You can see the difference with these two chairs in that a little sanding can do.   I do not sand down to bare wood.  Keeping some of the natural color and finish will produce a beautiful distressed look to the finished pieces.  A good vacuuming with the brush end of the shop vac helped with clean up.  Then I used a lightly dampened microfiber cloth and went over all the pieces to remove most of the dust.  I forgot to mention that I removed the upholstered seat cushions at the beginning of the process.  Part three of this series will cover how to re-upholster the cushions.

Next step is painting.  I love General Finishes Milk Paint.  Although it is not a true milk paint because it is acrylic based, I love the application of it.  The paint is water-based and cleans up so easily.  But don’t let that fool you into thinking that it won’t stick to the wood – you can paint just about anything and the adhesion is strong!  It is pre-mixed and ready to use right out of the can (true milk paint usually comes in powder form and you mix it yourself.)  The color I chose for this project is Snow White, a beautiful farmhouse white.  I also use chip brushes.  These are inexpensive and very easy to clean.  Yes, I clean them – you can just toss them in the trash but I like to get my money’s worth!  I even save the used brushes to apply wax into tight spots of the furniture!  Some of the littles natural bristles can fall out while painting – no worries – just use your finger to remove it and  paint back over the spot.  They will leave brush marks but that is the main reason I love them.  I want the pieces that I refinish to have a handmade and hand-refinished look to them.  If I used the ‘proper’ brush or roller, it might look a bit factory-produced.  That is not the look I prefer.  If you are concerned about this, I would suggest you test the chip brush with a standard style brush.  Use whichever one gives your desired look.  Two coats should be just right!

Here is a before and after of the chairs.  I used the small table that the chairs are sitting on to paint the chairs.  The chair on the right is how I start out – turning the chair upside down so I can paint the legs first then flipping the chair (like the one on the left) to finish.  The paint dries fairly quickly depending on the weather.  Cold and rainy days slows the drying time.  Hot and sunny days speed the drying time.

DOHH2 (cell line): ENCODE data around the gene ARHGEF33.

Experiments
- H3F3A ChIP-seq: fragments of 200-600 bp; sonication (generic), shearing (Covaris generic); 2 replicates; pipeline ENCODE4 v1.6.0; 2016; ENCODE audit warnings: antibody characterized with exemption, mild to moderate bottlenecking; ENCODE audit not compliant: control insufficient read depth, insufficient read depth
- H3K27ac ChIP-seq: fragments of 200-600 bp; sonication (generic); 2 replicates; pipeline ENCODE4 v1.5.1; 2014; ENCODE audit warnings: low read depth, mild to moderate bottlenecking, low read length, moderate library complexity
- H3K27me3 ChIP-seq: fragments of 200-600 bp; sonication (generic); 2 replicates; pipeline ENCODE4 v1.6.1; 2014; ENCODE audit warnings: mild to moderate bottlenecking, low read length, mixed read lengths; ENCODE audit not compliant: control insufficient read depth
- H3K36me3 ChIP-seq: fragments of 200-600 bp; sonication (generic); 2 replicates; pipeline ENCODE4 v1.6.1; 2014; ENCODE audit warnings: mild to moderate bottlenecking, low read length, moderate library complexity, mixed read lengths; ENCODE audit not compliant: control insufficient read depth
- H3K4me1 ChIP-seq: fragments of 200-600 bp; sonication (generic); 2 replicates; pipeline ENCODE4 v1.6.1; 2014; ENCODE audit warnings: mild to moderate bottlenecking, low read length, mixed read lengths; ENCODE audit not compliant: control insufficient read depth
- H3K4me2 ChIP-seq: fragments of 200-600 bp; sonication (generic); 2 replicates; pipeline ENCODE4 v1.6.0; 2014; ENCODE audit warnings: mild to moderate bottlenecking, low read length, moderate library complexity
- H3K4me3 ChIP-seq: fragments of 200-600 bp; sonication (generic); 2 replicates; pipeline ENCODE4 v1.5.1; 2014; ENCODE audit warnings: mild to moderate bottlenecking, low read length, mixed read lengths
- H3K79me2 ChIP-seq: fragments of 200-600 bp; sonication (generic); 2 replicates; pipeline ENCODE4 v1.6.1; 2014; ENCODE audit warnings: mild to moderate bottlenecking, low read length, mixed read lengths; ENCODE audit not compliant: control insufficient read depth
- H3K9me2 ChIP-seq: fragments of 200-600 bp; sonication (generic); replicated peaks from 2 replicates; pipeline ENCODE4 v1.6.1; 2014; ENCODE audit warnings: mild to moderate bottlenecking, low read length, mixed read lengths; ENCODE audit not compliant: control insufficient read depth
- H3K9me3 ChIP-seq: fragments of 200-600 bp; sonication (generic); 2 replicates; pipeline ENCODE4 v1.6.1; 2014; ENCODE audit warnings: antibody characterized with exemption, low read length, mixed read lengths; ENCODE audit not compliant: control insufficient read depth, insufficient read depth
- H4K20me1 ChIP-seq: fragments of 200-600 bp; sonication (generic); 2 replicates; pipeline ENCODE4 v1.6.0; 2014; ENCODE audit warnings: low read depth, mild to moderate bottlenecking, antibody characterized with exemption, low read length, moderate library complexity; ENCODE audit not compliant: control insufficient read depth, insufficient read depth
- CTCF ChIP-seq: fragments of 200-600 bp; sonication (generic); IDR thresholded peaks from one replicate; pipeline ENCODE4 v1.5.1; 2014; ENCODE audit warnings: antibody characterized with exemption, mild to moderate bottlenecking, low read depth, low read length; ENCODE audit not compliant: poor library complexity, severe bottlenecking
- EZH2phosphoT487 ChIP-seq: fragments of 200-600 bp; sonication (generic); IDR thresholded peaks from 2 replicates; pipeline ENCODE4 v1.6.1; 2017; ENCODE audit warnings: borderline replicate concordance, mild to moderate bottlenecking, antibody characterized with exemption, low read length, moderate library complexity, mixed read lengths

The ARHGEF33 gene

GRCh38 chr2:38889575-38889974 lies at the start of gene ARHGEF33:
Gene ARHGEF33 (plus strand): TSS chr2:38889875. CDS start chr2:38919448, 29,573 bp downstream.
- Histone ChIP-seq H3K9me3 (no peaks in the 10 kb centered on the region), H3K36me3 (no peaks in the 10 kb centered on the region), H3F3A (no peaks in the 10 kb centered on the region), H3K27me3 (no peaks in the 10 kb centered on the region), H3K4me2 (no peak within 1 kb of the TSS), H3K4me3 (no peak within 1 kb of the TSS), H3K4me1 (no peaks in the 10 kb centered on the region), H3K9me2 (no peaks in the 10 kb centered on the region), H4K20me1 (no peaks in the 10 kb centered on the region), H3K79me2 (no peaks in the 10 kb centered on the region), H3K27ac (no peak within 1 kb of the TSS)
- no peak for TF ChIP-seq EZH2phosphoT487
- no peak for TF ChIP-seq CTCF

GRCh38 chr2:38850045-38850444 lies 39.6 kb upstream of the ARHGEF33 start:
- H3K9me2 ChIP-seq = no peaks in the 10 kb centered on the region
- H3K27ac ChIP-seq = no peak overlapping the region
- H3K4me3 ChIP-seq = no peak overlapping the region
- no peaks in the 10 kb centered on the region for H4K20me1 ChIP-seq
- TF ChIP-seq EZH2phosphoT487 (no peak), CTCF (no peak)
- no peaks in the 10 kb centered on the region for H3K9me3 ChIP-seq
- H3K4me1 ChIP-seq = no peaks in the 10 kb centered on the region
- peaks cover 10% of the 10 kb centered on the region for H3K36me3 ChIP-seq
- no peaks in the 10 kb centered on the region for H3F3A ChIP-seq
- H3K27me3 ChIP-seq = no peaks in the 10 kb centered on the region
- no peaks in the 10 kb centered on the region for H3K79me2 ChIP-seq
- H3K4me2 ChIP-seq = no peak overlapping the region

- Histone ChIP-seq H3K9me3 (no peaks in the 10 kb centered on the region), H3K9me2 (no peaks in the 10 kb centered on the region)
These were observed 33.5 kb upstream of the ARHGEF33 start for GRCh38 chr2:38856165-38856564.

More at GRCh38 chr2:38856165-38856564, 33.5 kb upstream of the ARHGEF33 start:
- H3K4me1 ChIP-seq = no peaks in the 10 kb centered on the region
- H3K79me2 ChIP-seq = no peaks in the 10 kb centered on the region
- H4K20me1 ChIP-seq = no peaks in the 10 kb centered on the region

This is a quick look after the first coat.  You may notice some yellowing coming through the paint.  Some furniture pieces will do this depending on the age and original finish of the furniture. I love the look of the old finish coming through.  Again, remember I am going for an aged, well used and loved piece.  I am not going for the pristine, factory finish 🙂  If you do not want the yellowing, I suggest you spray or paint on a shellac before painting.  This should prevent any show through.

My husband and I work as a tag team.  He was ready to repair the broken table top so he brought his trusty furniture clamps.  These babies are so dependable – heavy weight and very strong.  Unfortunately, I did not photograph the underside of the table after he did the repair.  I can tell you that he cut approximately 1/2″ wide oak boards down to size to stretch across the broken  part of the table – connecting it to the main part of the table top on the underside..  He used screws and glue to attach them.  He used the larger furniture clamp to keep the glued joint snug (notice we used toweling and a strip of wood to protect the top and the edge of the table – the clamps can cause damage when tightening the adjusting bars.)  He also used smaller clamps to ensure the joint would be level with the existing table.  Again, we used scrap wood pieces to protect the table top.  I promise to have a future tutorial on a repair like this!  Excitement to work on the project always gets in my way of photographing it 😉